Today was a perfect beach day, at least to me. I knew the weather would keep the crowds away. Son and I arrived and found a parking place easily. The sky was mostly overcast, and the winds were blowing pretty strongly. The surfers were in their glory, enjoying the windy day’s rougher seas.

Son and I walked, and played in the sand, and climbed on the rocks. We saw birds and jellyfish and lifeguards. We ate sand (three-year-olds like to throw it, don’t you know) and held hands and buried each other’s feet.

What could be more perfect that that?

Weathering Storms

It’s interesting being under a tornado watch.

We don’t normally have tornadoes here. The occasional waterspout, sure. And very occasionally hurricanes throw off a tornado or two, but being under a tornado watch is very, very rare.

After 24 years in Florida I’m used to hurricanes. With hurricanes we have days to prepare. We can buy supplies, protect our homes with shutters or boards or tape. We can get out of town if we choose, or at the very least head inland.

But with tornadoes there’s almost no warning. They go where they want to go, no rhyme nor reason. The meteorologists can tell us that conditions are ripe for tornadoes, but they can’t tell us with much advance notice whether one is actually coming – let alone who’s in the path.

So there’s really no way to prepare, other than to keep the television on, and to know where inside our home to head if things look ominous. I’ve watched The Wizard of Oz. Just head to the root cellar or basement, right?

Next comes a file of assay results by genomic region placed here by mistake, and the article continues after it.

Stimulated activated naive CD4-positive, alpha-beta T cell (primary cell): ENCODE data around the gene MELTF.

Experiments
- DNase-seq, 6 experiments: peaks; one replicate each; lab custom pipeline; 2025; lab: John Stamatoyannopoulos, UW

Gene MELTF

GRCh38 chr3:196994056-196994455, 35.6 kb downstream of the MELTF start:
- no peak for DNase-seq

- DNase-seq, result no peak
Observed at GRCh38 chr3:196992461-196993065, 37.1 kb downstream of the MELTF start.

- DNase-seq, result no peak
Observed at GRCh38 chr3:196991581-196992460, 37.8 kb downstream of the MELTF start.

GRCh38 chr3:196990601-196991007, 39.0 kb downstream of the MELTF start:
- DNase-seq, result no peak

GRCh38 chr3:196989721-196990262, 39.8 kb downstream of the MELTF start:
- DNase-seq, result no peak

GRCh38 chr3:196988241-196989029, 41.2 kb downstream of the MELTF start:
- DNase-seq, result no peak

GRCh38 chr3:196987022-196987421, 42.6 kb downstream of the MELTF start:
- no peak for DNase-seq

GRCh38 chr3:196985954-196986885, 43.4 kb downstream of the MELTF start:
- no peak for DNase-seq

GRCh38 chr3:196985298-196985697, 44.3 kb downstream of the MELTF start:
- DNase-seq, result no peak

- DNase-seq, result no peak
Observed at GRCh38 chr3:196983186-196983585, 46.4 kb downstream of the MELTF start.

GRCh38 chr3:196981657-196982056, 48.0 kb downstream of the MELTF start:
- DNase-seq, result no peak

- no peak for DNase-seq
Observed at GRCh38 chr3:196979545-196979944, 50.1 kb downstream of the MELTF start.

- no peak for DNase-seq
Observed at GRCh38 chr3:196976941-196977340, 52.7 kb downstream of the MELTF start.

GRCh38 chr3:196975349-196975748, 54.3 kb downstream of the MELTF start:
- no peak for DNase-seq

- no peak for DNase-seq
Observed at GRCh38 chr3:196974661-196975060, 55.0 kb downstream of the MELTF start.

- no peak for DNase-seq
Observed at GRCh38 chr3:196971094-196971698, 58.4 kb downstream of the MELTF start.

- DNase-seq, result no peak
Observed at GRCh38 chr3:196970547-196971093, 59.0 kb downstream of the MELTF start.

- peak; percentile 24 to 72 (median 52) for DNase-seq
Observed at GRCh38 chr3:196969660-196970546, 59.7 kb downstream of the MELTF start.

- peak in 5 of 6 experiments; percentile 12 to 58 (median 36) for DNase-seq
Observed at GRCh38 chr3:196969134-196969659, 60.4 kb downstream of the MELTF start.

But this ain’t Kansas. There is no basement. There’s certainly no root cellar. We’re built on the Everglades, for goodness sake.

So, we’d head to the bathroom under the stairs. The stair structure and plumbing make it the safest place in the house. But that doesn’t do us a whole lot of good if the tornado takes the entire house, does it?

Happy thoughts. Happy thoughts. Happy thoughts.

So, my son is sleeping upstairs in his bed, and I sit here, keeping vigil. And thinking.

Thinking about how much life is affected by the weather. And how much life is like the weather. Thinking about how we think we have control of everything in our lives, but we really do not. Thinking about how sometimes we have lots of time to prepare to weather the storms life throws at us, and sometimes we do not. And thinking about the weathermen in our lives – the doctors, financial planners, lawyers and teachers – who try to steer us away from danger and help us along the way.

But the bottom line is that we’re all responsible for our own safety. I can’t control everything, but if I know a hurricane is coming and I leave my home unprotected and go stand out in the middle of the street, well, I shouldn’t be surprised when the storm knocks me on my ass.

And if I see a tornado coming, I’ll get us to the safest place and duck.

Then, after the storm is over, I’ll hopefully get up and brush off the debris. Then I’ll survey the damage and rebuild. Or move on.

Sounds like an emergency plan to me.